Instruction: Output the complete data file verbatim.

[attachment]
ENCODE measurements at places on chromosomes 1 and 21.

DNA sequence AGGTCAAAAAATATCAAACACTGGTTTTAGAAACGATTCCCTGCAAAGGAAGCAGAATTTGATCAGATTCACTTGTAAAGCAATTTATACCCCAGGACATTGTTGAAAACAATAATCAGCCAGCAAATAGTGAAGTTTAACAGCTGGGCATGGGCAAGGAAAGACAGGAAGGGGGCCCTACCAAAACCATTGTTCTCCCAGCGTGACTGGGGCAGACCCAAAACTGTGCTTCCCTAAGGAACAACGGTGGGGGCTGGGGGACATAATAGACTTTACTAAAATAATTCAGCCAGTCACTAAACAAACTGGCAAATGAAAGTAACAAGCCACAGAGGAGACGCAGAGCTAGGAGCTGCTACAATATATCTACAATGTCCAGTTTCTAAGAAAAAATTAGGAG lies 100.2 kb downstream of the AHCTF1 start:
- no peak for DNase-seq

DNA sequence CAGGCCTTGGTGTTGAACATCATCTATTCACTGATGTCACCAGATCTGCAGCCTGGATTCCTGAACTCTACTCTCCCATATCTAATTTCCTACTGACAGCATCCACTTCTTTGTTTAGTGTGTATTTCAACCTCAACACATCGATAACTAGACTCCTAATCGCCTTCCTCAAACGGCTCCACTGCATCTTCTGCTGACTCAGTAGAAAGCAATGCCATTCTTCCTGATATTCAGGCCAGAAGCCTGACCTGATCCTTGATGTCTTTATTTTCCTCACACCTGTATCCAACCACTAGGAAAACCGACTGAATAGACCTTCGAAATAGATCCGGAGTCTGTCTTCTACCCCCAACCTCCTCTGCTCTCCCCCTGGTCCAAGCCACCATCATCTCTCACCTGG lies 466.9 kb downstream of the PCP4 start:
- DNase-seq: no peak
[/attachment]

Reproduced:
ENCODE measurements at places on chromosomes 1 and 21.

DNA sequence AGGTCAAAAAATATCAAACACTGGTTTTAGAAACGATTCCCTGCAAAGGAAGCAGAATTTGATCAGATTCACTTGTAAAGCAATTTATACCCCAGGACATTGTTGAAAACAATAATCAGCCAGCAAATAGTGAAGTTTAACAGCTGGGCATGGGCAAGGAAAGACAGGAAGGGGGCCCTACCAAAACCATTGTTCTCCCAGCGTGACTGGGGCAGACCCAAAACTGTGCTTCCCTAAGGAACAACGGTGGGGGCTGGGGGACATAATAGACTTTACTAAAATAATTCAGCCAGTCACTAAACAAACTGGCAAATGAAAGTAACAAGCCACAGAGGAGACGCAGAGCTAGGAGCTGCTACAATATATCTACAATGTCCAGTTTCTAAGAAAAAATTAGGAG lies 100.2 kb downstream of the AHCTF1 start:
- no peak for DNase-seq

DNA sequence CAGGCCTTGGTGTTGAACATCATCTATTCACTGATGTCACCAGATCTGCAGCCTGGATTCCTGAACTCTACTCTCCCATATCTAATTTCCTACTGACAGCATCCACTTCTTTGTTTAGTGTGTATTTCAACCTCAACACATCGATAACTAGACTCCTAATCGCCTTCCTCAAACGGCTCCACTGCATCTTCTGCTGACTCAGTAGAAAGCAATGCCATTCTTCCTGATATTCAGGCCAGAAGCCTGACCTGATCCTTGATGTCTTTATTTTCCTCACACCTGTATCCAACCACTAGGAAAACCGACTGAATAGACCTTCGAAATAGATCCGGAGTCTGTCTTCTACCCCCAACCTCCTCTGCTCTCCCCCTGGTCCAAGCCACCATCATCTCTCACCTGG lies 466.9 kb downstream of the PCP4 start:
- DNase-seq: no peak